The story of Berenice’s hair

By Tom Burns - Stargazing

The bright star Arcturus in the constellation Bootes is rising in the east right now, a sure sign that spring will soon be here and that summer can’t be far behind. Above Arcturus is one of the strangest sights in the sky — a large fuzzy/starry patch that resolves into six or seven stars for the sharp-eyed observer.

The simplest pair of binoculars will reveal even more stars. Astronomers call such associations of stars “clusters.” They look close together in the sky because, they are gravitationally bound together as they travel in tandem around the Milky Way galaxy.

The cluster and its parent constellation both bear the same name, Coma Berenices, Berenice’s Hair.

I confess that I have a great fondness for both the constellation and its famous cluster. Many are the spring mornings that we would stop at the Union 76 truck stop near Mansfield for a life-saving cup or 12 of coffee after a long night of observing galaxies in or near the constellation. One of the waitresses’ names was Bernice. Her hair was tousled and gray, and it was quite clear that she had been handling the night shift for a very, very long time.

“Hey, Bernice! Coffee,” the early-rising truckers would yell. The smell of that coffee and the stolid resolution on her careworn face still linger after 30 years.

By contrast, the constellation is named after a proud Egyptian queen. I know that the connection between a truck-stop waitress and ancient African royalty is a tenuous one. Even the names are pronounced differently. The Greeks would have called her “Bare-a-KNEE-kay” and not Bernice. However, both women bore their lot with patient fortitude, and I still think of both of them when I see the constellation.

Sadly, Coma Berenices is a constellation that had a hard time establishing its identity.

There it sits in the eastern sky in the spring, a simple triangle framed by the Big Dipper to the north, Leo to the southwest, Bootes to the east, and Virgo to the southeast. In such august company, Coma always had a hard time making a name for itself.

In late March and early April, I usually find it by looking high in the southern sky for the constellation Leo. Then I look just to the northeast for the faint patch of about half-a-dozen stars that define the western corner of the triangular shape of Coma.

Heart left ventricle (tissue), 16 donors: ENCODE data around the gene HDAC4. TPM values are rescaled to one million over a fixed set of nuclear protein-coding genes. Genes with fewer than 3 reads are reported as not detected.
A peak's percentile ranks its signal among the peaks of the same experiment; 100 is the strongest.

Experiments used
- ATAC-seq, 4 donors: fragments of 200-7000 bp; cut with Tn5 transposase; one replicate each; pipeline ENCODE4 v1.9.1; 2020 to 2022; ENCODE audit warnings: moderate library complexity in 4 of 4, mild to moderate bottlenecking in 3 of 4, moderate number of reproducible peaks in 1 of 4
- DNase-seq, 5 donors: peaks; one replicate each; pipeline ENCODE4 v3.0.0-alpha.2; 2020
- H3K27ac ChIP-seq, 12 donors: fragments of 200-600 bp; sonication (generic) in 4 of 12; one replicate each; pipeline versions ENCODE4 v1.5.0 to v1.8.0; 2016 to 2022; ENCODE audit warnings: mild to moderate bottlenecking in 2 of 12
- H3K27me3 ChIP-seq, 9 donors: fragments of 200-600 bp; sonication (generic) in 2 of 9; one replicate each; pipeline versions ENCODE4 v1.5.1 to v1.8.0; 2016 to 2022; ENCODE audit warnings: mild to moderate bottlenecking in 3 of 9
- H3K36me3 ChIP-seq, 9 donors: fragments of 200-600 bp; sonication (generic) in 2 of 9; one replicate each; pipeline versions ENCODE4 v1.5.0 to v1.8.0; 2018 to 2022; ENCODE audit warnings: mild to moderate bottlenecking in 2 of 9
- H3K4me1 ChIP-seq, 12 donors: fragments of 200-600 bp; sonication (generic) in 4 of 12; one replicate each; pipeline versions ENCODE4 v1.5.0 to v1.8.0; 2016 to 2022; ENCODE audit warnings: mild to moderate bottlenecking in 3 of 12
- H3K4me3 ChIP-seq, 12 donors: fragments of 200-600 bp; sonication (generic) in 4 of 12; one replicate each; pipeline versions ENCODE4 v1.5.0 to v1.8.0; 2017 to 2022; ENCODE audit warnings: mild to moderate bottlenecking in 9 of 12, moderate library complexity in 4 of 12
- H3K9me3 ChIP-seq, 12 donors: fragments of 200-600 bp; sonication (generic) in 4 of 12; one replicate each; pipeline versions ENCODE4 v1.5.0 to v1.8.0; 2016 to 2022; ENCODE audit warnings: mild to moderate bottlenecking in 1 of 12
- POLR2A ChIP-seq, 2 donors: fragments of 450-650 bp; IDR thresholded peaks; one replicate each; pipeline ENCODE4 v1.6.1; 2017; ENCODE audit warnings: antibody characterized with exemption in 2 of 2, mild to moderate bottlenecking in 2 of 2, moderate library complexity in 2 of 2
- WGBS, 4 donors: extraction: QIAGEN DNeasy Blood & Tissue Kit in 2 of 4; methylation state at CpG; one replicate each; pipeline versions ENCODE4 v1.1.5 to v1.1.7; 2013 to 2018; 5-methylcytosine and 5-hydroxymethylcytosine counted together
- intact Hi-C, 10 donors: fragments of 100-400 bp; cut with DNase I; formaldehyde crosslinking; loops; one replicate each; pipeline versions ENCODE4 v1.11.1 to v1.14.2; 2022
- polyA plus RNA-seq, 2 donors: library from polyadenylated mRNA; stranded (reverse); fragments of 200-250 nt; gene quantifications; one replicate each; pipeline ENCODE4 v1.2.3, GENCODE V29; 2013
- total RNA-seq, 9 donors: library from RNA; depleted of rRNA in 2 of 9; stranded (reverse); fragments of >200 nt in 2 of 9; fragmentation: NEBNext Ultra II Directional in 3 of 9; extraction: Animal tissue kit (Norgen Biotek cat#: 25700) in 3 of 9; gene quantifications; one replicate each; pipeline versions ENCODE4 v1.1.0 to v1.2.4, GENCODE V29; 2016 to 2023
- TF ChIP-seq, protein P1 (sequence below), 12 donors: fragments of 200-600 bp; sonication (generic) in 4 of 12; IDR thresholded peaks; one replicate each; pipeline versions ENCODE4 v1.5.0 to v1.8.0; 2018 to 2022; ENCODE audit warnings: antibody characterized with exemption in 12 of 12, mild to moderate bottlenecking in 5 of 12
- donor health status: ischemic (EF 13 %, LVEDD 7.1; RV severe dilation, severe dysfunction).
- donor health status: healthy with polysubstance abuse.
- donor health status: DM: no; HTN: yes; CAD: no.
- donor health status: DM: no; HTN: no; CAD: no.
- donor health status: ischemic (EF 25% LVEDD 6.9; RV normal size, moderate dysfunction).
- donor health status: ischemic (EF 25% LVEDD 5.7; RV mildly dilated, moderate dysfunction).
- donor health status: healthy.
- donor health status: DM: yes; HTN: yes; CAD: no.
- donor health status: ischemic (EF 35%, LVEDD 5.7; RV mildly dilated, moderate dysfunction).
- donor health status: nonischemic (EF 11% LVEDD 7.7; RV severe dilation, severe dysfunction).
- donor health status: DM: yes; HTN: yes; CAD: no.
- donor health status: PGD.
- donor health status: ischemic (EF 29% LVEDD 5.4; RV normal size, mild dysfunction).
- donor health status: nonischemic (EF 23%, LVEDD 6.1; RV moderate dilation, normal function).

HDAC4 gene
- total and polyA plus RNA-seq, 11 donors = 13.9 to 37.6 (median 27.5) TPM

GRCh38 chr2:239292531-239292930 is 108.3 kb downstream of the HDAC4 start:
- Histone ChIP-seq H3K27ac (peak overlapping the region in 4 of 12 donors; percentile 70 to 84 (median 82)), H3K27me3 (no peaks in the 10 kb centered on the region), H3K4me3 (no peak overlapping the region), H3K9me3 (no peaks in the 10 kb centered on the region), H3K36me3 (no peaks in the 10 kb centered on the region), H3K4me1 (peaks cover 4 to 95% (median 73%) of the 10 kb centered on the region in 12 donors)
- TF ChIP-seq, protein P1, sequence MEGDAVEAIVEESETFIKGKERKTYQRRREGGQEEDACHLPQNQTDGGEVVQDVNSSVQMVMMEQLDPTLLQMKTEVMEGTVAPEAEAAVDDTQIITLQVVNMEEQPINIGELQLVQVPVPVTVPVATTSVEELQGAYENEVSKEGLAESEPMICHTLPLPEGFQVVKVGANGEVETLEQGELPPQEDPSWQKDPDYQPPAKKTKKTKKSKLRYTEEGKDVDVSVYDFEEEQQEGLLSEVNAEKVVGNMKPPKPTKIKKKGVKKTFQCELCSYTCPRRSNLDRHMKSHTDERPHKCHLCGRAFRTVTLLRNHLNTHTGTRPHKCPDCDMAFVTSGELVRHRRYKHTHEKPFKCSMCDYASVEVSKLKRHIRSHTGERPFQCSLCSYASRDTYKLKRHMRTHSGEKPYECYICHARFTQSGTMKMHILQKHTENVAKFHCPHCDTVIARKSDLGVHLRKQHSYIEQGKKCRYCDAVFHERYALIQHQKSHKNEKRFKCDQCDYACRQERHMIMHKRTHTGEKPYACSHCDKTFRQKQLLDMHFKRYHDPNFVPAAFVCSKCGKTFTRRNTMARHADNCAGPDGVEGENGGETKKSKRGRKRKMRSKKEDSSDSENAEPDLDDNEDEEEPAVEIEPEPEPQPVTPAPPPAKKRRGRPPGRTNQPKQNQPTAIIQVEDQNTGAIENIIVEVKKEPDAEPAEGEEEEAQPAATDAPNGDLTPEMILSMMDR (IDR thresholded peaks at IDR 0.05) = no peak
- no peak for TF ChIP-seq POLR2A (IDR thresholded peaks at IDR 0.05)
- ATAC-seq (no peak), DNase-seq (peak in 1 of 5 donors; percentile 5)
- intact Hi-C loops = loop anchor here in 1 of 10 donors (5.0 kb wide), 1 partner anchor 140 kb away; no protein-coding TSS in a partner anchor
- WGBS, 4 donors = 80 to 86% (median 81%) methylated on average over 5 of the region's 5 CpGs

Find that faint, scattered cluster of naked-eye stars, and you have discovered Berenice’s Hair, which is designated as MEL 111 on most star maps.

In binoculars, it expands to 20 or more stars. The stars look so spread out because MEL 111 is one of the closest star clusters to Earth. It is, of course, in our Milky Way galaxy at a distance of only 280 lights years, or about 1,700 trillion miles. (One light year is equivalent to approximately 6 trillion miles.)

By contrast, the other galaxies that make up our universe are much more distant. Just to the left of the bottom-most star in the cluster is one of the most stunningly beautiful galaxies in the sky, marked as NGC 4565 on a decent star map. It is about 20 million light years away, over 70,000 times more distant than the star cluster.

Galaxies are lens-shaped collections of billions of stars. Seen from the top, they look a lot like a whirlpool or child’s pinwheel. Seen from the side, they look like two plates pressed top to top.

NGC 4565 is the best and brightest example of a galaxy viewed from the side, or “edge-on.” In a large telescope, it is the most beautiful splinter of light you will ever see.

In fact, the whole area is littered with galaxies of various sizes, shapes and brightnesses. Sweep the area carefully with a telescope and you’ll see what I mean.

Most of them are members of the Coma-Virgo Galaxy Cluster, which is about 65 million light years away. That distance begins to sound pretty far away. However, many astronomers believe that our own Milky Way galaxy is part of the Coma-Virgo Cluster. In a sense, we are outliers. We live in the far suburbs of the vast metropolis of which the Coma-Virgo cluster is the central city.

Most of the galaxies in the Coma-Virgo cluster inhabit the confines of Virgo. However, the northern chunk is decidedly in Coma Berenices. Still, most stargazers refer to the galactic cluster as the “Virgo Cluster.” Coma Berenices just can’t seem to get any respect.

Part of its identity crisis is that it has almost always been thought of as part of another constellation.